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Man asserts retaliation claims against prison officials

Where a former detainee plausibly alleged that nine prison officials engaged in a campaign of unlawful retaliation after he complained about a lack of access to the prison law library, including the imposition of false disciplinary charges, his suit will proceed.


In this civil rights suit filed under 42 U.S.C. § 1983, Jacob Rader, a former detainee at Lunenburg Correctional Center, or LCC, claims that nine LCC officials engaged in a campaign of unlawful retaliation after he continuously exercised his First Amendment rights.

Eight of those defendants have filed a motion to dismiss. They claim that the third amended complaint, or TAC, should be dismissed because (1) plaintiff failed to administratively exhaust his claims; (2) certain claims have been misjoined and (3) certain claims fail to state a claim as a matter of law.


It is not apparent from the face of plaintiff’s TAC that he failed to exhaust his administrative remedies prior to filing all 14 claims. The TAC contains numerous allegations concerning filing “informal complaints” and “regular grievances” related to the claims at issue.  Furthermore, the cases cited by defendants involved courts dismissing the plaintiffs’ claims for failure to exhaust administrative remedies on motions for summary judgment, not motions to dismiss.


Defendants argue that claims alleging that defendant Holmes confiscated a legal book, denied plaintiff a call with his attorney and harassed him on Jan. 24, 2022, are misjoined and should be severed because they arose after plaintiff originally filed suit and are not part of the access to law library claims advanced in the previous complaints. Plaintiff counters that these claims are all linked through a campaign of retaliation he has endured since he began complaining about law library policies. The court agrees with plaintiff.


In Count One, plaintiff fails to state a First Amendment access-to-courts claim. Prisoners have no freestanding First Amendment right to a law library or to legal assistance while incarcerated. To the extent plaintiff bases his claim on the allegation that Holmes took about two and a half weeks to respond to law library requests, that allegation, too, is deficient.

Regarding Count Two, defendants argue that the court should dismiss plaintiff’s claim that his First Amendment rights were violated when he was denied access to the grievance process because inmates have no constitutional right to participate in a grievance system. Plaintiff asserts that this claim is akin to bringing retaliation claims against these defendants. Claim Two may proceed under a theory of retaliation.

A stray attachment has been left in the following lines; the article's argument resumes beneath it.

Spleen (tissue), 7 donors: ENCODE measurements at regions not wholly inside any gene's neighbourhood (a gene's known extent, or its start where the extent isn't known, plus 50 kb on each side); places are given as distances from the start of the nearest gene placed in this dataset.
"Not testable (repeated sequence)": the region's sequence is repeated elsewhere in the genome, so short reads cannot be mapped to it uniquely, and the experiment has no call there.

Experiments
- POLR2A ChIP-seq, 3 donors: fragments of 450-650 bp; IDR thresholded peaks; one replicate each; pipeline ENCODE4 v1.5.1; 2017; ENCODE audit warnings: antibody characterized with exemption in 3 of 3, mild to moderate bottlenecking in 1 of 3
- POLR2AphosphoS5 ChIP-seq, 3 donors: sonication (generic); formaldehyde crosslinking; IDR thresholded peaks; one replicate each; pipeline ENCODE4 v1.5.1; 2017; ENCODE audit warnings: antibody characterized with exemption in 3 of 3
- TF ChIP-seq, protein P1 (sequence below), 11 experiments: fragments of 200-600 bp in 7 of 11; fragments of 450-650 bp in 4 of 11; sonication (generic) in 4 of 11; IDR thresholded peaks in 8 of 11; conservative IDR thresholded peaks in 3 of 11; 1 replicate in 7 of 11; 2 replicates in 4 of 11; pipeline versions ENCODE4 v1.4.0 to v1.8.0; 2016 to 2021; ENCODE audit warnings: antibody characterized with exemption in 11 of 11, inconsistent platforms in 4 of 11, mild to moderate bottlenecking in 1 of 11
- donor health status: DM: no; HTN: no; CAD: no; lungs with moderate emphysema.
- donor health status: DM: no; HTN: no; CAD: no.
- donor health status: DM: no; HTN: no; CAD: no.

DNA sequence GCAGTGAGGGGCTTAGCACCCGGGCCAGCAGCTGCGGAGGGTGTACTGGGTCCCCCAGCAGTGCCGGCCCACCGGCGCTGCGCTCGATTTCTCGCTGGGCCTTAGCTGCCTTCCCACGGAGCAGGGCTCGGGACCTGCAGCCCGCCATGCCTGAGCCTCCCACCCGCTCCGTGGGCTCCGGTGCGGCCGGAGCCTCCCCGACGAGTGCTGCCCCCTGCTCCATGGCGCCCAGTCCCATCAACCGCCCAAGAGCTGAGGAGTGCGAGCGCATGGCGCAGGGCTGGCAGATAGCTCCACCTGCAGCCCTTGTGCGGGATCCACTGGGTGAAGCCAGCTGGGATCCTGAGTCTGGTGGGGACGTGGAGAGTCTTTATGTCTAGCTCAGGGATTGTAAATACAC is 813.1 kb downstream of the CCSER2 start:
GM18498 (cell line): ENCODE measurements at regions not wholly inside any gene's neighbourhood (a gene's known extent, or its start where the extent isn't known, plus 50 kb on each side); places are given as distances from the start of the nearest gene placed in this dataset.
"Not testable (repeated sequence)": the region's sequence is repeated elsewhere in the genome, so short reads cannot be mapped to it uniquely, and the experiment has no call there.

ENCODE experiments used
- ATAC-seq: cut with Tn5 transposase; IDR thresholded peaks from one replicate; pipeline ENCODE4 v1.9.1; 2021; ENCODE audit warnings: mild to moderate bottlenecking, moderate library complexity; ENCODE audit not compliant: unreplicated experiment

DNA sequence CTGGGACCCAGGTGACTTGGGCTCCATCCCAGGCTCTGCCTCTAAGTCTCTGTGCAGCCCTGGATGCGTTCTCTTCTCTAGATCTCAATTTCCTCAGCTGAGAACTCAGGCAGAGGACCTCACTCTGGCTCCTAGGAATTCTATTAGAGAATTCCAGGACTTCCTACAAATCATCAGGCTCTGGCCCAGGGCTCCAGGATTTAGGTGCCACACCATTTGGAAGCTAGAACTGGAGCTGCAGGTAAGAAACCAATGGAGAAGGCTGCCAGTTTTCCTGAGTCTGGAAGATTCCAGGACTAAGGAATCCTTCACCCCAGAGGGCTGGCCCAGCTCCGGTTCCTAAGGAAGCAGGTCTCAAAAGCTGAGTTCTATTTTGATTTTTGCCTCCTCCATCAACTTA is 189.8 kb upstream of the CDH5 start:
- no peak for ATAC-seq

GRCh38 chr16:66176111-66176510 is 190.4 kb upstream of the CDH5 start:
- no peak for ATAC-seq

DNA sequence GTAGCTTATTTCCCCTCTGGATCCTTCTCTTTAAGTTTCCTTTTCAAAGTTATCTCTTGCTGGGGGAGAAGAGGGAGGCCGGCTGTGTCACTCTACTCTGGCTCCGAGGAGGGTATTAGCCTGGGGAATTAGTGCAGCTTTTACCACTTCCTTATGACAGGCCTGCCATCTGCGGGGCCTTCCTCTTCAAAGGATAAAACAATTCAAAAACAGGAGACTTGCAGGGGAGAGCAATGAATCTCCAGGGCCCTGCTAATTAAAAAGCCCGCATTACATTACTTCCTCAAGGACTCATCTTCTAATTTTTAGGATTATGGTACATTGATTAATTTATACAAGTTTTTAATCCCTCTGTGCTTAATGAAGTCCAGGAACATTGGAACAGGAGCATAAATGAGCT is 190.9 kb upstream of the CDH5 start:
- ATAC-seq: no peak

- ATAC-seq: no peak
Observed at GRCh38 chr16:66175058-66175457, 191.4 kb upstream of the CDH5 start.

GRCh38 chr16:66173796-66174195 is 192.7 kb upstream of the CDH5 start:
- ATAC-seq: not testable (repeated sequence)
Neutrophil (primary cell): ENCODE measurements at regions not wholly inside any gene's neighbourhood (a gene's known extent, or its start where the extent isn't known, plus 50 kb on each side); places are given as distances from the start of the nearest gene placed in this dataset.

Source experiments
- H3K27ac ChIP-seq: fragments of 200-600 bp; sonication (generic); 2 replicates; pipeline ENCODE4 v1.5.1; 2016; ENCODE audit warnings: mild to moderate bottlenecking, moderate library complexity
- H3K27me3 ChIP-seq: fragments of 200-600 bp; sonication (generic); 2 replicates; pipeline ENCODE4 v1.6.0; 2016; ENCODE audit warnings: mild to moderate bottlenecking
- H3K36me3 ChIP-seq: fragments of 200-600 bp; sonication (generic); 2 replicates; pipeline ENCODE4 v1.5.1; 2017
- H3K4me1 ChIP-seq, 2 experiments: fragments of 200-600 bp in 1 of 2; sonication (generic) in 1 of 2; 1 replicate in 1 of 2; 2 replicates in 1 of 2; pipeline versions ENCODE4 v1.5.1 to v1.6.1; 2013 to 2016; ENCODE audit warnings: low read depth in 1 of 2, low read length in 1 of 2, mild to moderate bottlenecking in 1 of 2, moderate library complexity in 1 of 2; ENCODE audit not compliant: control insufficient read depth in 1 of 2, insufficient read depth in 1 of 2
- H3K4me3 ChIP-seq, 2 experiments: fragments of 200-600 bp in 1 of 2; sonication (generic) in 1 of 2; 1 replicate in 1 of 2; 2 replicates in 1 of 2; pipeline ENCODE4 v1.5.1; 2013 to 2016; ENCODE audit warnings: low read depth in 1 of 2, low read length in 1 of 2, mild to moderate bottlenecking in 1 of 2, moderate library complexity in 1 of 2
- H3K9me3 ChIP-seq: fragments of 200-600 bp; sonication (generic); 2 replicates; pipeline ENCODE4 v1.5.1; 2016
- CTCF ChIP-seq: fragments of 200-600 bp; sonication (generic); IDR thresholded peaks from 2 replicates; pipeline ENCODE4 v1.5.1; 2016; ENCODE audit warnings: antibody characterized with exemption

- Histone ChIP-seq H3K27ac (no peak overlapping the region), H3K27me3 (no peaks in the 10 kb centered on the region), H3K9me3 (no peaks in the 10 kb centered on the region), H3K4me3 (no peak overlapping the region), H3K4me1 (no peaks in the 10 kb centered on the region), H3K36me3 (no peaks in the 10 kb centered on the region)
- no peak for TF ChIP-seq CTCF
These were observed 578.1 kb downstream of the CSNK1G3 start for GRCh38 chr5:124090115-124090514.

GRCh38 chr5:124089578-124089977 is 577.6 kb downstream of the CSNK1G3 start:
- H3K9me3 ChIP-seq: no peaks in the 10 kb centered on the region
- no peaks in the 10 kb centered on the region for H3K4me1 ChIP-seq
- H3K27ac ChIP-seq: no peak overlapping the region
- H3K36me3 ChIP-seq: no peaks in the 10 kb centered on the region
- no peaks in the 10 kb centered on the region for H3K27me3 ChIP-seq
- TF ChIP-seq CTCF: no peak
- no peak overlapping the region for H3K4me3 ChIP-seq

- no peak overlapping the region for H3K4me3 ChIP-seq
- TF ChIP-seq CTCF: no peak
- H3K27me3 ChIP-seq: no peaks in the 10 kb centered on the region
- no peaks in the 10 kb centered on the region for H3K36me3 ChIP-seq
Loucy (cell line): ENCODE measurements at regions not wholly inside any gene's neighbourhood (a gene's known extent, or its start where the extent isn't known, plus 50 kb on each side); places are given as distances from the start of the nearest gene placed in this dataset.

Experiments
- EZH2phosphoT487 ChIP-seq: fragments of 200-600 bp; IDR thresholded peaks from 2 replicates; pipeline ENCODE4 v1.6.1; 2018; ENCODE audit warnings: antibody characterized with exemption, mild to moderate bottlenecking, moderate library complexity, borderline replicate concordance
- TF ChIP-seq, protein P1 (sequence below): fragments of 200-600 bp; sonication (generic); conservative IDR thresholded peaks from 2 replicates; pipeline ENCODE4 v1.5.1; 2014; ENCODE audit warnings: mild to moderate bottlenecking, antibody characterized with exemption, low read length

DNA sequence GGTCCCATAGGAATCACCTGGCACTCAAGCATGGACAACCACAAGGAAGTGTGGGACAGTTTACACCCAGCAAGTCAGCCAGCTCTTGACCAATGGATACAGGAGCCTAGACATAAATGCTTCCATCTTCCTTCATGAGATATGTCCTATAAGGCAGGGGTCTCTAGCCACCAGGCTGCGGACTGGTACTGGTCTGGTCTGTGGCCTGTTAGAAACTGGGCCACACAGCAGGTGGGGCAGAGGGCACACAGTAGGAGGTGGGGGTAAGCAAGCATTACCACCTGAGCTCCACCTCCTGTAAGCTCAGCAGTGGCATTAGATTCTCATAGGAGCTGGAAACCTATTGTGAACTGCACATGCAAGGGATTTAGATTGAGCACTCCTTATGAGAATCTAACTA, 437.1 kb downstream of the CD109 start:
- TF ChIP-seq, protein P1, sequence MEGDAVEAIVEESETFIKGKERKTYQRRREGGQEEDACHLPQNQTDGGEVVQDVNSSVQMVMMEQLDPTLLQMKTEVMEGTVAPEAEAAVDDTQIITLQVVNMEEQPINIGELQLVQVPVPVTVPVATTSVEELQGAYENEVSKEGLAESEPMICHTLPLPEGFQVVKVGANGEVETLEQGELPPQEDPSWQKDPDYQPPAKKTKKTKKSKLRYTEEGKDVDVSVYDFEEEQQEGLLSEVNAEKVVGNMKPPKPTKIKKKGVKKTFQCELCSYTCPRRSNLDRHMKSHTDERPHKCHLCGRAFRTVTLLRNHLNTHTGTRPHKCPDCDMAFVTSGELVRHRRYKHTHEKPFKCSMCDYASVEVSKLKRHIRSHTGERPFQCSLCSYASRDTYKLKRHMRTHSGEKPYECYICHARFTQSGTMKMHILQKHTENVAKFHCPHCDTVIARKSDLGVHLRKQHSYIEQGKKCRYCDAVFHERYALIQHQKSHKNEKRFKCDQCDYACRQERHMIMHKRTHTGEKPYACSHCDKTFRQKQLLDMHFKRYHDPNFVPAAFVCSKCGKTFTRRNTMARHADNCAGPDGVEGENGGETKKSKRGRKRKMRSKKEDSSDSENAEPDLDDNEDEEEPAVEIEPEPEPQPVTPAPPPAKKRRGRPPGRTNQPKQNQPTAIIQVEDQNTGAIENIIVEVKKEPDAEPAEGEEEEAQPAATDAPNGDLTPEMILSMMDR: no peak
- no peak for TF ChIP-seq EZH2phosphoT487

Regarding Count Three, defendants argue only that plaintiff failed to exhaust his administrative remedies before filing suit. The court has already rejected this argument.

Regarding Count Five, plaintiff’s due process claim based on Richardson ignoring LCC mask policy is dismissed because the constitutional violation plaintiff is attempting to allege is unclear.

Regarding Count Six, plaintiff’s claim that his constitutional rights were violated through the imposition of false disciplinary charges fails as a matter of law. These claims may proceed, however, under a theory of retaliation.

In Counts Seven through Nine, plaintiff alleges that three defendants violated his due process rights during disciplinary hearings. A prisoner cannot challenge the validity of a disciplinary conviction in a § 1983 suit unless the plaintiff can demonstrate that the conviction has been invalidated.

The TAC alleges that Ms. Holmes found plaintiff guilty of a disciplinary offense without considering video evidence and that the charge was reversed on appeal once the video footage was reviewed. Claims Seven and Eight therefore cannot proceed under a theory of due process; however, Claim Nine as to Ms. Holmes may proceed. Further all three claims may also proceed under a retaliation theory.

In Count 10, plaintiff contends that it was outrageous for the prison to shut down the law library during the COVID-19 pandemic, particularly because the closure occurred eight months before any positive cases were detected at LCC. This is insufficient to state a claim for intentional infliction of emotional distress. Next, plaintiff fails to respond to defendants’ argument that Count 11 fails to state a claim for negligence, so this claim is dismissed.

In Count 12, plaintiff appears to allege that Ms. Holmes harassed him by finding him guilty after a disciplinary hearing and refusing to allow him physical access to the law library. The court is unable to identify a tort of harassment recognized under Virginia law on these facts. Finally, plaintiffs’ claim in Count 13 that certain defendants conspired to violate his constitutional rights must be dismissed because plaintiff’s allegations are too vague to establish a meeting of the minds.

Defendants’ motion to dismiss granted in part, denied in part.

Rader v. Bailey, Case No. 1:20-cv-01423, March 30, 2023. EDVA at Alexandria (Giles). VLW 023-3-168. 19 pp.

VLW 023-3-168

Virginia Lawyers Weekly